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Published on September 7th 2014

The museum of brands, packaging and advertising

I have to confess, I have a soft spot for advertising. I love that good adverts can sum up the sign of the times and apparently I’m not the only one.

I recently found out that there’s an entire museum that is dedicated to exhibiting packaging and adverts from the 1900′s present day!

What’s interesting is seeing who the winners are, finding out who the predominant brands were back in the day and finding which brands ‘won’, beat out the competition, withstanding the test of time.

Fry’s chocolate, for example, were big in their hey day and throughout the museum you can see there huge range of products:Vintage Fry's Fruit and Nut package

But nowadays- if you say fruit and nut, I think of Cadbury’s fruit and nut.

When you see all the products you realise how good a job the marketing  teams of some of these big brands have done to position themselves in our minds and get us to recognise them as the no.1 brand for a particular product.

I actually got a feeling of pleasant familiarity when I saw this Coleman’s mustard tin. The branding has pretty much stayed the same through the years.

Vintage Colemans mustard packaging

Another thing I love is the claims that companies could make before Advertising standards agency reigned them in:

Vintage Typhoo tea packaging

Typhoo tea a day keeps the doctor away

And I also found out that shampoo wasn’t always in liquid form. It used to come in a powder which you would mix with water. Eventually manufactures started pre-mixing shampoo with water in the 50′s and adding random stuff like egg to the product:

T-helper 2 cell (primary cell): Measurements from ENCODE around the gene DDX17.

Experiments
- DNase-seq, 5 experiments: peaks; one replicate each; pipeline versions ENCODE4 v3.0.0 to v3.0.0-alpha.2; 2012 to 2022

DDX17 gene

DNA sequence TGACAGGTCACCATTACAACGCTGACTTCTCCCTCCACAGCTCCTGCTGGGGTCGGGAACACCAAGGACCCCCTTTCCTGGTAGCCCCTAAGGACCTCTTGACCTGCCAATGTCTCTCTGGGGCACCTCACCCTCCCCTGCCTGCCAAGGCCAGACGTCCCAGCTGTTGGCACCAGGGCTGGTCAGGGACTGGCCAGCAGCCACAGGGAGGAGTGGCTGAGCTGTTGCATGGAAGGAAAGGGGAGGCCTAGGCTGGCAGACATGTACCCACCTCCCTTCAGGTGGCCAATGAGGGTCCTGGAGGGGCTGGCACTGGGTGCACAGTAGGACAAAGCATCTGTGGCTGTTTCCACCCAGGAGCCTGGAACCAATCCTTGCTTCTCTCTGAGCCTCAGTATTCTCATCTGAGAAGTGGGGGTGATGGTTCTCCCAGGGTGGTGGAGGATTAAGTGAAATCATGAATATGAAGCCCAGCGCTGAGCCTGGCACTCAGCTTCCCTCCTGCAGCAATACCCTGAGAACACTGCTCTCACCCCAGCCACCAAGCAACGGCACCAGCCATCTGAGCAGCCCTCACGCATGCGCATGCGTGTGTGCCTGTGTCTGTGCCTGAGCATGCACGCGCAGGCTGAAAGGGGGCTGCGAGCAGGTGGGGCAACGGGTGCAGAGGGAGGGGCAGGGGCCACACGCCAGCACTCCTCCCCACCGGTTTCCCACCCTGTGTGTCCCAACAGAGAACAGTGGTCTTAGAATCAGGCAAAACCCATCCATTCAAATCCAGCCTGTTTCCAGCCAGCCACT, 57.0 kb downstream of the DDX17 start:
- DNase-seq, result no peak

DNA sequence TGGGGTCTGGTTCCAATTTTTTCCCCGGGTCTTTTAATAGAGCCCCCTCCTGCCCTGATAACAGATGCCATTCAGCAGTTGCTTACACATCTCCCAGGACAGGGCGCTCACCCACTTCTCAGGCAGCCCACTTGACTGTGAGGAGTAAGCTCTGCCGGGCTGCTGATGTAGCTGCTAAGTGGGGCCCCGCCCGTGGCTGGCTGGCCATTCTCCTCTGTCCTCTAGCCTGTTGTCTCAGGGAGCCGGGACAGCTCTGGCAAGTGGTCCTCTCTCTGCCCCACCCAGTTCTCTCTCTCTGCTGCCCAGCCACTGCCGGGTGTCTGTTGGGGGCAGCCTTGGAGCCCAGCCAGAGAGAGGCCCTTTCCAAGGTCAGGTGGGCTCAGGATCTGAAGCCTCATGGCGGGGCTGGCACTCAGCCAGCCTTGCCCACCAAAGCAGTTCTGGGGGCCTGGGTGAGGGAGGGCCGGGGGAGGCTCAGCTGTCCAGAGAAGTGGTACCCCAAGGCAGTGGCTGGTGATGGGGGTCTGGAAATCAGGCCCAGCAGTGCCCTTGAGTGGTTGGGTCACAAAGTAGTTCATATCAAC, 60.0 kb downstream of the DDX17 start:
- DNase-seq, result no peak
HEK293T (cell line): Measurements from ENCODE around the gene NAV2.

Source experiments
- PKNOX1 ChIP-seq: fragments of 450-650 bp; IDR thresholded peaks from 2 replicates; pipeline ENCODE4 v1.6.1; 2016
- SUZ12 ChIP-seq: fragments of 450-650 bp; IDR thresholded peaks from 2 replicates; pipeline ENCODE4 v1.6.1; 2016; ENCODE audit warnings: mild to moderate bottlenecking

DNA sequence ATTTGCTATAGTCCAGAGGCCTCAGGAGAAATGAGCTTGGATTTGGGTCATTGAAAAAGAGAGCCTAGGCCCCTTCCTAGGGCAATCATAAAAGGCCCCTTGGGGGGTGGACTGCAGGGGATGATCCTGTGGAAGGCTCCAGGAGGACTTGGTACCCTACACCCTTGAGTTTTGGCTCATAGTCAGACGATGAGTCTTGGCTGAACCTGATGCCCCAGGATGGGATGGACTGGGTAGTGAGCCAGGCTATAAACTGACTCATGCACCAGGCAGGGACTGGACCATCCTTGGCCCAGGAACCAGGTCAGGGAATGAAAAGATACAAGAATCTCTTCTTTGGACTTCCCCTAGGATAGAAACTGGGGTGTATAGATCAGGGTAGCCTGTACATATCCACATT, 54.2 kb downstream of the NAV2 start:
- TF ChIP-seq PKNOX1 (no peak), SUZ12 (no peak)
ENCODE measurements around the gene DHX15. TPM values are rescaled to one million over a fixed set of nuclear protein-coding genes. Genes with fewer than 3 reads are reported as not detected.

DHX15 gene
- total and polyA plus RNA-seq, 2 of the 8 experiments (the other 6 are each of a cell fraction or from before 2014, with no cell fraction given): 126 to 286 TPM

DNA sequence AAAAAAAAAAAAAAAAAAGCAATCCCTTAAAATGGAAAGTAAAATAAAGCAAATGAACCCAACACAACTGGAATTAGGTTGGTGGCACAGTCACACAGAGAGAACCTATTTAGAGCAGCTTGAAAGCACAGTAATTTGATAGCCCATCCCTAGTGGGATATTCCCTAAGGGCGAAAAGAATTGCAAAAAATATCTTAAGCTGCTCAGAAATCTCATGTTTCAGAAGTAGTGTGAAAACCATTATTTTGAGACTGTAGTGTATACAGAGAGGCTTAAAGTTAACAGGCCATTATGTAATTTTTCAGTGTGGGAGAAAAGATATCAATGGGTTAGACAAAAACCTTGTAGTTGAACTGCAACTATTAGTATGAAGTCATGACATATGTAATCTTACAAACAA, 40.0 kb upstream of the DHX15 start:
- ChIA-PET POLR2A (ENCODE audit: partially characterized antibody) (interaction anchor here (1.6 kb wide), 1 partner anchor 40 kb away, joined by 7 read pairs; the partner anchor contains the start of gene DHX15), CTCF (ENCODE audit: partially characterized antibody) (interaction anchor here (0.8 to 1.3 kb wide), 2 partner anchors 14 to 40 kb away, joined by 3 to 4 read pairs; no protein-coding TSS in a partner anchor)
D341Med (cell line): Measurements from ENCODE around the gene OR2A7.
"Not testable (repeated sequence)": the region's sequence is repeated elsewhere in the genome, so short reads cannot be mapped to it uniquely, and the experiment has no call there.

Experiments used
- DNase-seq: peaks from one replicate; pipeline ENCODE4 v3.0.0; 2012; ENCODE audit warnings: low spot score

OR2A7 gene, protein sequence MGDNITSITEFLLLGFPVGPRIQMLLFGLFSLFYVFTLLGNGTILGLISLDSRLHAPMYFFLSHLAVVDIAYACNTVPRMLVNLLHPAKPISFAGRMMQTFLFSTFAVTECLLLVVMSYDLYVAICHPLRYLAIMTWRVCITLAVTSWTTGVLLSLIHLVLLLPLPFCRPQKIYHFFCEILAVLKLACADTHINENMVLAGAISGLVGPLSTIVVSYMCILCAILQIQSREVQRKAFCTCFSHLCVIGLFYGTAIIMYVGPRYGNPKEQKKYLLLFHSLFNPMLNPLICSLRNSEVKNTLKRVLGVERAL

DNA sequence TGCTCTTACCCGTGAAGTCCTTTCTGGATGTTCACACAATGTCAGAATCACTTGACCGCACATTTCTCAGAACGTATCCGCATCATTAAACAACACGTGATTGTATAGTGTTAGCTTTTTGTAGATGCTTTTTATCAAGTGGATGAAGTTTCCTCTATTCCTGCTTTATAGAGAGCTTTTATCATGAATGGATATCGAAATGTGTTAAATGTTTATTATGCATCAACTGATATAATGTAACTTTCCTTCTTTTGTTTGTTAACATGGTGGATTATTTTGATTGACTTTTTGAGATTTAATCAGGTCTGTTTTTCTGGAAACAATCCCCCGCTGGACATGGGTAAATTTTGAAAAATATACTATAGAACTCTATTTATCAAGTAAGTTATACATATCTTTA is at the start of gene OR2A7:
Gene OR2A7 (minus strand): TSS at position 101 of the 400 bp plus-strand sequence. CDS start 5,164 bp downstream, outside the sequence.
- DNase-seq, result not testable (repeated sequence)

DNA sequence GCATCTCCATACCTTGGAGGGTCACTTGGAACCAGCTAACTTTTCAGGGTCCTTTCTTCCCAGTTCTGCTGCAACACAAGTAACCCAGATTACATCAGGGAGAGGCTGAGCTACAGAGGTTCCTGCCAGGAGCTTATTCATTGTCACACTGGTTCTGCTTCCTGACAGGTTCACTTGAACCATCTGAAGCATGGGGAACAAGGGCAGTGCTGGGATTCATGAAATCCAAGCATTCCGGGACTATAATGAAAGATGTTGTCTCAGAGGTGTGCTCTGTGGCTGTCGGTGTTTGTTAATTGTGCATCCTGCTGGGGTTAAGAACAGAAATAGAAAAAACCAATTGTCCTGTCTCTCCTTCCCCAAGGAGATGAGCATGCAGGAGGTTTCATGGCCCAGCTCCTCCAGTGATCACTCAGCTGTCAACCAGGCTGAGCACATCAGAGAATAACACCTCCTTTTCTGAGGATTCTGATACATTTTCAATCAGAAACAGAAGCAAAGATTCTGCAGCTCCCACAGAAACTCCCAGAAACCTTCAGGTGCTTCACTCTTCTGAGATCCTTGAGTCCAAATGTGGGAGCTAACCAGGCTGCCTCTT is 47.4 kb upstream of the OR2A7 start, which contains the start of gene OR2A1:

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It’s also great to see some brands like Marmite  have always been happy to be playful with the brand image:

Vintage Marmite packaging

Marmite sticking to the ‘Love or hate’ message

And how brands would create packaging to get people to buy their product for specific activities (pretty much still the case with modern advertising but less blatant!):

Vintage Rowntrees advery

Rowntrees motoring chocolate- for driving I guess!

The museum is arranged in a chronological order starting with the Victorian era, so you can see what each product is like within it’s original context.

But don’t worry, they also have some cabinets with products side by side so you can see how it’s changed through time:

Cadbury's hot chocolate through time

It makes me really happy that branding, packaging and adverts are (finally) getting recognition and got funding to showcase some of the best packaging through time. Definitely worth a visit!

Tickets are £6.50 for adults and the exhibition takes about an hour to get round comfortably without rushing. The closest station is Notting Hill.

Visit their website: http://www.museumofbrands.com/


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